After 18 days of protests Egypt's President Hosni Mubarak finally resigned. And most network news carried stories of jubilant Egyptians rejoicing over the change. But the real question now is this: What has really changed? When everyone wakes up tomorrow morning, what will be different?
The economy has worsened. In 2008 12% of the Egypt's workforce was employed in tourism. That year 12.8 million tourists visited the country and spent $11 billion. Because of the recent unrest thousands of tour groups have already canceled trips. And groups currently planning tours for next year are not considering Egypt as a destination. Tourism will eventually bounce back, but for the next year or two those dependent on tourism will be hurt by the decline. And its impact will ripple throughout the economy.
The army is still in control. What happened today was a military coup. The army forced Mubarak from office and disbanded the government. While they have promised free and fair elections, no specific date has been set. The face at the top may have changed, but control of the government still rests with the military, as it did when Mubarak was President.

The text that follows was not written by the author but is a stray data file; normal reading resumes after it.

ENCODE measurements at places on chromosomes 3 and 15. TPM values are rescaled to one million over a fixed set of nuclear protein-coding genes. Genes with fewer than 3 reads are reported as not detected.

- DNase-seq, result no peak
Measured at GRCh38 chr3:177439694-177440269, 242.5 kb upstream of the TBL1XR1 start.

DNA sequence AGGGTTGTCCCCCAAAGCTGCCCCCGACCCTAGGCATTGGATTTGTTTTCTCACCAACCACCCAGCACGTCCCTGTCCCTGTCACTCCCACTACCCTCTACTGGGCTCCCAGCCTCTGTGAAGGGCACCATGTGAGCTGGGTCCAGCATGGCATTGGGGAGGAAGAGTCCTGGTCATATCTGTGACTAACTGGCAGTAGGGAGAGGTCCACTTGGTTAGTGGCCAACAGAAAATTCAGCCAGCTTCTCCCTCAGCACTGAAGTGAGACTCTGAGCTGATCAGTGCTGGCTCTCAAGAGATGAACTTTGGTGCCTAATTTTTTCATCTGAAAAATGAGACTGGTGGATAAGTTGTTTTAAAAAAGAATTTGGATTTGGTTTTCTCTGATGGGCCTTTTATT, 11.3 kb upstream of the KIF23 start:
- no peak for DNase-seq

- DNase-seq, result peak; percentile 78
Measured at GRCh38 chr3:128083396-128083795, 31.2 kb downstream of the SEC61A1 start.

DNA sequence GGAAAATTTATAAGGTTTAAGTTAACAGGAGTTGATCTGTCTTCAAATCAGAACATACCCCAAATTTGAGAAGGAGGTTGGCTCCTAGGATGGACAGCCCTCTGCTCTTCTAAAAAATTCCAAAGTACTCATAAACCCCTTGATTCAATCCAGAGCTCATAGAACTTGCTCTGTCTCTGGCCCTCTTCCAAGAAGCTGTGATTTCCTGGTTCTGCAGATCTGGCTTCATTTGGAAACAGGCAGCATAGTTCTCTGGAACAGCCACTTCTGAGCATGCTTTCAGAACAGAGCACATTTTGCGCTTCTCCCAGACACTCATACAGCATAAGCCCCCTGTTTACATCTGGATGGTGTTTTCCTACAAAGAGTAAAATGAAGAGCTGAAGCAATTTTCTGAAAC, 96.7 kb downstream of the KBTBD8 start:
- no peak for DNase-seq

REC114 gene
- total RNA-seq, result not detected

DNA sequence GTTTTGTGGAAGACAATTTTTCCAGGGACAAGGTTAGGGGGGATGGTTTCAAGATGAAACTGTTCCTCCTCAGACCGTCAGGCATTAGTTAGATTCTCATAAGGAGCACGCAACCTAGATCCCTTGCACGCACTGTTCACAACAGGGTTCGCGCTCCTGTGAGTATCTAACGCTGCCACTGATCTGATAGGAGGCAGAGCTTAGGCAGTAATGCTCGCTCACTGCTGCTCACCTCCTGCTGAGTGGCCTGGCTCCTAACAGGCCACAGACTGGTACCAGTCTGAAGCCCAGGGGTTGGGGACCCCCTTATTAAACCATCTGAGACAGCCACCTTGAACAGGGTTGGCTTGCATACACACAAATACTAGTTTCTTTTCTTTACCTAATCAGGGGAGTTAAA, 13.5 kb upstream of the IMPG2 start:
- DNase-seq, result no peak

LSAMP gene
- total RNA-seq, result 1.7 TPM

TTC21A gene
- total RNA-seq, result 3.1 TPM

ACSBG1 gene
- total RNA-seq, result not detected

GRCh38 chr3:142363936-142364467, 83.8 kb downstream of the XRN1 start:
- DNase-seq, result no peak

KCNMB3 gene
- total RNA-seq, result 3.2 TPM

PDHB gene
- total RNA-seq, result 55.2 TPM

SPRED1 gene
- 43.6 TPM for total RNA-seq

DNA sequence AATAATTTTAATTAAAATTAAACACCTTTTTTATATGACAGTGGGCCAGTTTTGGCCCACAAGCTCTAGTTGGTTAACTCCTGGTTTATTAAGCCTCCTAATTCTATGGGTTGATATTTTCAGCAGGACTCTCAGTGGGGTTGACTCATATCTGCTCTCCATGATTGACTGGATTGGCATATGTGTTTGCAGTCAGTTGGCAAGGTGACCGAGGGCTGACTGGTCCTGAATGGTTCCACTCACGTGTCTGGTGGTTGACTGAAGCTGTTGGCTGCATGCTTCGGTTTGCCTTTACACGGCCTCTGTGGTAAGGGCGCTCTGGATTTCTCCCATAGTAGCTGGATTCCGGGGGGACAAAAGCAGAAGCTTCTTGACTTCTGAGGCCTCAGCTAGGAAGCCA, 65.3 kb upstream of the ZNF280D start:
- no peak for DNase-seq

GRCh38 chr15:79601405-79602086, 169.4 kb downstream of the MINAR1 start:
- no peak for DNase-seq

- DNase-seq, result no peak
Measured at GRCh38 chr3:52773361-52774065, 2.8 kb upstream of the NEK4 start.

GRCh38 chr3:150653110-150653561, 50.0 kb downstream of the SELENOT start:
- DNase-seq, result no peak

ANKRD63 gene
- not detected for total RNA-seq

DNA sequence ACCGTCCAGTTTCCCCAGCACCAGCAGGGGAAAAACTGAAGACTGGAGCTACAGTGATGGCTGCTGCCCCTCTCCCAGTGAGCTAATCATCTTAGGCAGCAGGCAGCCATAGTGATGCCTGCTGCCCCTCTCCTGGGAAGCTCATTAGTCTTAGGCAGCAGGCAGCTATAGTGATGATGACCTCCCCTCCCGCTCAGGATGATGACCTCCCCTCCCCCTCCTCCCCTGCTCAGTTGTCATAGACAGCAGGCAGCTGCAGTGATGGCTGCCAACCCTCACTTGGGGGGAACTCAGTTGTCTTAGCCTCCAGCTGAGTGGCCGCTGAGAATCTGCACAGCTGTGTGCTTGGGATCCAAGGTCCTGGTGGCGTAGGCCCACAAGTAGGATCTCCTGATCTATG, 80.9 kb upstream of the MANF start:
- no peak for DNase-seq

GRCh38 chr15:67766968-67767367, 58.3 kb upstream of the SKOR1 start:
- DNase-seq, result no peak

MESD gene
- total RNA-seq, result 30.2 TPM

The influence of the United States in the Middle East has declined. Reports have already surfaced that Saudi Arabia is furious with the United States for having abandoned our long-time ally. The United States turned its back on Mubarak, and official statements from Washington left little doubt we wanted him out. The unintended consequence is that we also sent a message to other allies that we might do the same thing to them. Countries like Saudi Arabia and Jordan have taken risks by aligning themselves with the United States. I suspect both will begin exploring other options to meet their long-term security needs.
So what happens next? Frankly, nobody knows for sure. Iran, the Muslim Brotherhood, and other Islamic fundamentalist groups want elections as soon as possible. They have an opportunity to gain power and influence in Egypt, and they want to seize that opportunity as quickly as possible. The army wants to maintain the status quo. Some things will be different, but the army would like to remain the stabilizing force controlling the government. This might very well happen...unless the United States pushes them to move quickly toward elections. And as for those who pushed for change? They will eventually discover that the overthrow of Mubarak will not magically create jobs...or put food on the table...or bring about personal freedom. When this happens, disappointment and anger may replace the euphoria we are seeing now.
The media will eventually shift their focus from events in Egypt, but the story isn't over.